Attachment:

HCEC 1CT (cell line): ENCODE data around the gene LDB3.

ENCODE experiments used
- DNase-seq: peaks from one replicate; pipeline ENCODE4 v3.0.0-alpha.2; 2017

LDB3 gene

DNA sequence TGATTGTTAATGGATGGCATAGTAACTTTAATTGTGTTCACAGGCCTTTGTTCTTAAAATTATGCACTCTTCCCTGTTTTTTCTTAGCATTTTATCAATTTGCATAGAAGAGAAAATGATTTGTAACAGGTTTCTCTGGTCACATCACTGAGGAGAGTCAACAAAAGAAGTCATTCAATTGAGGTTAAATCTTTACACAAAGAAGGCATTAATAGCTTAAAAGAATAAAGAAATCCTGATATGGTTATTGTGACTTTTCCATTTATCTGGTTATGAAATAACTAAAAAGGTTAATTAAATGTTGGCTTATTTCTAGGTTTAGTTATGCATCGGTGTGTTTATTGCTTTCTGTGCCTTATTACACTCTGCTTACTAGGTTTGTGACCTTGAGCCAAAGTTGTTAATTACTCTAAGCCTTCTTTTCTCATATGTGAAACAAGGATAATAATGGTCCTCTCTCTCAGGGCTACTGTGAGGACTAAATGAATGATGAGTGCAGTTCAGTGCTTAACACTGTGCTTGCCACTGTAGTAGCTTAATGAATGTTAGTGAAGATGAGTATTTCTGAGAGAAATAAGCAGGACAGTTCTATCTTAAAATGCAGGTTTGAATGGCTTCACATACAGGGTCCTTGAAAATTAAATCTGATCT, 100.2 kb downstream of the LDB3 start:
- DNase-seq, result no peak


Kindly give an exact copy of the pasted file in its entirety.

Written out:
HCEC 1CT (cell line): ENCODE data around the gene LDB3.

ENCODE experiments used
- DNase-seq: peaks from one replicate; pipeline ENCODE4 v3.0.0-alpha.2; 2017

LDB3 gene

DNA sequence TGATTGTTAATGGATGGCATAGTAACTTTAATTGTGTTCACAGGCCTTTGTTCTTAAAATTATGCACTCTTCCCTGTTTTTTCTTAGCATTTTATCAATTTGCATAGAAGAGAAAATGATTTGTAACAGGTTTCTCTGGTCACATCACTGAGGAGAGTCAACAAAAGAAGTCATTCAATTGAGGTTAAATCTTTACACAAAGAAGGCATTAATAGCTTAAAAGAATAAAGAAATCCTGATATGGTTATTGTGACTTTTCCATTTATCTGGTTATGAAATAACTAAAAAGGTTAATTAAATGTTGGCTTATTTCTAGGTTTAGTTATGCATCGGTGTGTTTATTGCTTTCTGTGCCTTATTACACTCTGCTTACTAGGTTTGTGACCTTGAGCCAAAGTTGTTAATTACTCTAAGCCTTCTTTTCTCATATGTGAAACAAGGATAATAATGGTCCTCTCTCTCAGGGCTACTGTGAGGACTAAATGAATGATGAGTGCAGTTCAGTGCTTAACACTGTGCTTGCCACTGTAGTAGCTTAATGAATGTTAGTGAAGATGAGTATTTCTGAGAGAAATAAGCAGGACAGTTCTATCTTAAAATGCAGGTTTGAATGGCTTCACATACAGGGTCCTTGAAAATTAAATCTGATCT, 100.2 kb downstream of the LDB3 start:
- DNase-seq, result no peak